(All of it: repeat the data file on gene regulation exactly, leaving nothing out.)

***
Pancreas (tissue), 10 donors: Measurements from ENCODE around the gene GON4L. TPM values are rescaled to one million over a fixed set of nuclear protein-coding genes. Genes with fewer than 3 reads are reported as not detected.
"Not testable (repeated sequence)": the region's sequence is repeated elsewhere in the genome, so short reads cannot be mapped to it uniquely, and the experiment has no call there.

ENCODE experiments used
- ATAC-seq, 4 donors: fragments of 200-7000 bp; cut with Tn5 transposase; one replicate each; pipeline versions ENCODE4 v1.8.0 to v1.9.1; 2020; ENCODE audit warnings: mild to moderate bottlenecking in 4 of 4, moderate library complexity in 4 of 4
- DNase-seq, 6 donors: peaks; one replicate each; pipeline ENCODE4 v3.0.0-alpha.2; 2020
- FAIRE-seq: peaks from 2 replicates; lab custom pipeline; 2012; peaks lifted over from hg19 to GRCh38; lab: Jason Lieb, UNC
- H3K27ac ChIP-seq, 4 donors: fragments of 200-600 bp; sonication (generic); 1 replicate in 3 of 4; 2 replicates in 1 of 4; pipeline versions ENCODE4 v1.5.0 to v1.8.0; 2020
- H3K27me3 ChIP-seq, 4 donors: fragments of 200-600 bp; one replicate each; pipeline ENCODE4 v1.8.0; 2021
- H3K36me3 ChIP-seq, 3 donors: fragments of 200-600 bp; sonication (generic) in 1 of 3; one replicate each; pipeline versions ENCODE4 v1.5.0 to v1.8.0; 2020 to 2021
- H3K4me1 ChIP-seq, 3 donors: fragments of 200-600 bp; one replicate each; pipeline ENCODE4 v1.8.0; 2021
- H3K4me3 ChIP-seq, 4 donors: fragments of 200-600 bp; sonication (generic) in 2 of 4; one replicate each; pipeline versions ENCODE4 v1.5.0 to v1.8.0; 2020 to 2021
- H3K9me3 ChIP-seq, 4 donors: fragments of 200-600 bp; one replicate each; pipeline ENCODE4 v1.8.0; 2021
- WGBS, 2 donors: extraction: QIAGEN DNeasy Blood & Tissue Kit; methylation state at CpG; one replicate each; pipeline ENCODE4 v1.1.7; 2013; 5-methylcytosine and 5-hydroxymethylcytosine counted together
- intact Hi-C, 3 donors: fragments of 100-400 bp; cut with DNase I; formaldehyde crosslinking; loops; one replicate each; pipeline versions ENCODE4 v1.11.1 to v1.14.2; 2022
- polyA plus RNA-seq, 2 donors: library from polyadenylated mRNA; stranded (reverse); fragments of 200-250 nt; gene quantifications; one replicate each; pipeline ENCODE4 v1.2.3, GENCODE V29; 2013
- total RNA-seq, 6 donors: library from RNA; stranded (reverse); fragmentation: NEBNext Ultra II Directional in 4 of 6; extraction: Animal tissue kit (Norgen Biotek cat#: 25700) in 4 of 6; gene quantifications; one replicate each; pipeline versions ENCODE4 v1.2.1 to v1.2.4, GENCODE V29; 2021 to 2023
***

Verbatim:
Pancreas (tissue), 10 donors: Measurements from ENCODE around the gene GON4L. TPM values are rescaled to one million over a fixed set of nuclear protein-coding genes. Genes with fewer than 3 reads are reported as not detected.
"Not testable (repeated sequence)": the region's sequence is repeated elsewhere in the genome, so short reads cannot be mapped to it uniquely, and the experiment has no call there.

ENCODE experiments used
- ATAC-seq, 4 donors: fragments of 200-7000 bp; cut with Tn5 transposase; one replicate each; pipeline versions ENCODE4 v1.8.0 to v1.9.1; 2020; ENCODE audit warnings: mild to moderate bottlenecking in 4 of 4, moderate library complexity in 4 of 4
- DNase-seq, 6 donors: peaks; one replicate each; pipeline ENCODE4 v3.0.0-alpha.2; 2020
- FAIRE-seq: peaks from 2 replicates; lab custom pipeline; 2012; peaks lifted over from hg19 to GRCh38; lab: Jason Lieb, UNC
- H3K27ac ChIP-seq, 4 donors: fragments of 200-600 bp; sonication (generic); 1 replicate in 3 of 4; 2 replicates in 1 of 4; pipeline versions ENCODE4 v1.5.0 to v1.8.0; 2020
- H3K27me3 ChIP-seq, 4 donors: fragments of 200-600 bp; one replicate each; pipeline ENCODE4 v1.8.0; 2021
- H3K36me3 ChIP-seq, 3 donors: fragments of 200-600 bp; sonication (generic) in 1 of 3; one replicate each; pipeline versions ENCODE4 v1.5.0 to v1.8.0; 2020 to 2021
- H3K4me1 ChIP-seq, 3 donors: fragments of 200-600 bp; one replicate each; pipeline ENCODE4 v1.8.0; 2021
- H3K4me3 ChIP-seq, 4 donors: fragments of 200-600 bp; sonication (generic) in 2 of 4; one replicate each; pipeline versions ENCODE4 v1.5.0 to v1.8.0; 2020 to 2021
- H3K9me3 ChIP-seq, 4 donors: fragments of 200-600 bp; one replicate each; pipeline ENCODE4 v1.8.0; 2021
- WGBS, 2 donors: extraction: QIAGEN DNeasy Blood & Tissue Kit; methylation state at CpG; one replicate each; pipeline ENCODE4 v1.1.7; 2013; 5-methylcytosine and 5-hydroxymethylcytosine counted together
- intact Hi-C, 3 donors: fragments of 100-400 bp; cut with DNase I; formaldehyde crosslinking; loops; one replicate each; pipeline versions ENCODE4 v1.11.1 to v1.14.2; 2022
- polyA plus RNA-seq, 2 donors: library from polyadenylated mRNA; stranded (reverse); fragments of 200-250 nt; gene quantifications; one replicate each; pipeline ENCODE4 v1.2.3, GENCODE V29; 2013
- total RNA-seq, 6 donors: library from RNA; stranded (reverse); fragmentation: NEBNext Ultra II Directional in 4 of 6; extraction: Animal tissue kit (Norgen Biotek cat#: 25700) in 4 of 6; gene quantifications; one replicate each; pipeline versions ENCODE4 v1.2.1 to v1.2.4, GENCODE V29; 2021 to 2023